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Watch this video with Julie Fritz, PhD, physical therapist, researcher with the BEST Trial, to hear about the scope of the trial, data, and outcomes that make the BEST Trial unique.
Text on screen of video at start: BEST Trial logo, followed by text “What Makes the BEST Trial Unique? With Julie Fritz, PhD, Physical Therapist, The University of Utah”
My name is Julie Fritz. I am a physical therapist and I'm a professor at the University of Utah. And I've been able to work with my colleagues on developing the Evidence Based Exercise and Manual Therapy (EBEM) intervention as part of the BEST Trial.
Among the nonpharmacologic treatments for back pain that are evidence based are exercise and also manual therapy or hands on intervention. I'm a physical therapist by background, primarily now mostly a researcher, but I, in my research as well as in my previous background as a practitioner, I have a lot of experience working with people who have either acute or chronic back pain. Chronic pain, chronic back pain included can for some individuals really significantly impact quality of life.
It can affect sleep, it affects a person's ability to work. It can severely affect a person's interpersonal relationships, their social roles, how they interact with family members and friends. So it can have a really substantial and - and quite comprehensive impact on people's lives.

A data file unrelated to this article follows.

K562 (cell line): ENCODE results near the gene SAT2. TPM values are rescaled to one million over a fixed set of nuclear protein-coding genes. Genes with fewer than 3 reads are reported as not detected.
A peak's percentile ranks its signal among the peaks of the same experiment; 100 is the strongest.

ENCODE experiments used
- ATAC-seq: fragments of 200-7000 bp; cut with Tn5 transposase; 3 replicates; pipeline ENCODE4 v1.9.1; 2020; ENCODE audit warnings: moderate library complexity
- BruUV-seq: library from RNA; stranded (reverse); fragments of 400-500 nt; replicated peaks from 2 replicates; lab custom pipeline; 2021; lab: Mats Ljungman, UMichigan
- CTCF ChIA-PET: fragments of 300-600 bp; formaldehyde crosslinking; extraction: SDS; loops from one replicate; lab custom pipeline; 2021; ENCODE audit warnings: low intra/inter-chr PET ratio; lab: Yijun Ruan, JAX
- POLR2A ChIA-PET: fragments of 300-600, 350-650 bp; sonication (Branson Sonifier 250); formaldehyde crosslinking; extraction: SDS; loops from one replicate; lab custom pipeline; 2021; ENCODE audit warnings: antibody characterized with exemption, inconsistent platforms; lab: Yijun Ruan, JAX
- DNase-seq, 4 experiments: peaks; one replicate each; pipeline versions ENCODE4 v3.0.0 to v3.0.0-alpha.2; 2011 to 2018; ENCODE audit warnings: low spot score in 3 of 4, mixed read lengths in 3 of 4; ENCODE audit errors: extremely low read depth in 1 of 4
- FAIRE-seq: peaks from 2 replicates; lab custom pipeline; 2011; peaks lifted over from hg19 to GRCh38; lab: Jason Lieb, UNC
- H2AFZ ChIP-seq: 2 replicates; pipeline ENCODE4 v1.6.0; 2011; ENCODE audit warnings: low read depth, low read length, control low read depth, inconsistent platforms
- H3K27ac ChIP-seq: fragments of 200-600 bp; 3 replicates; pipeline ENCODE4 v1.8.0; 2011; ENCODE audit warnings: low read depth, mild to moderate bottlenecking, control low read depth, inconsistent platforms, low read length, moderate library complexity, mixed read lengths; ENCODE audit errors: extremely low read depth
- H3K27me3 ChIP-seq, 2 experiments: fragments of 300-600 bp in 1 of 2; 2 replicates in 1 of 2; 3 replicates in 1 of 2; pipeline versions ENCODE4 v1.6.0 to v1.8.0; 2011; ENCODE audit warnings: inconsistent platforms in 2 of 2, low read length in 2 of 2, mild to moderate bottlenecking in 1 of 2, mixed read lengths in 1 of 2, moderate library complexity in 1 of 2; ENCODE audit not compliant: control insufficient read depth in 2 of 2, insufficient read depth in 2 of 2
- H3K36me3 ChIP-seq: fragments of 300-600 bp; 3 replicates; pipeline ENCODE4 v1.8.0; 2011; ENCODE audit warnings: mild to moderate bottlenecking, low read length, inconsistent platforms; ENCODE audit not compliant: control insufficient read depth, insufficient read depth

I think there's several things that make BEST unique as a trial. One is just the scope of it. The number of participants, the number of sites, the number of investigators from multiple disciplines that are working on the trial, you know, create an opportunity to ask questions and gather information with a scope that is not typically done in clinical trials for back pain. So that's - that's really exciting. I think the collective expertise of the investigators also create an opportunity to look at the problem from multiple dimensions, to gather really rich data on our participants, and then to use the latest analytic techniques to try to understand better which patients respond to which type of treatments.
So these are interventions that are typically delivered by physical therapists, sometimes chiropractors. And we wanted to make sure that we represented these treatments in the BEST Trial because they're common and they have evidence of benefiting at least some people with back pain.
Not just looking at the intensity and level of pain, although that's very important to us as researchers, as well as participants, but looking at outcomes like sleep quality and duration, like mood, like social participation, these outcomes also, we know, are very important to patients and they're often the reasons why they seek treatment.
I think in developing the BEST Trial, we've all been very intentional about how comprehensive we are at the assessments that we're doing so that we can understand the factors that contribute to people's back pain experience as well as the outcomes that we know are meaningful to participants.
The content is solely the responsibility of the authors and dose not necessarily represent the official views of the National Institutes of Health.
Music credit: Hand in Hand – Nicolai Heidlas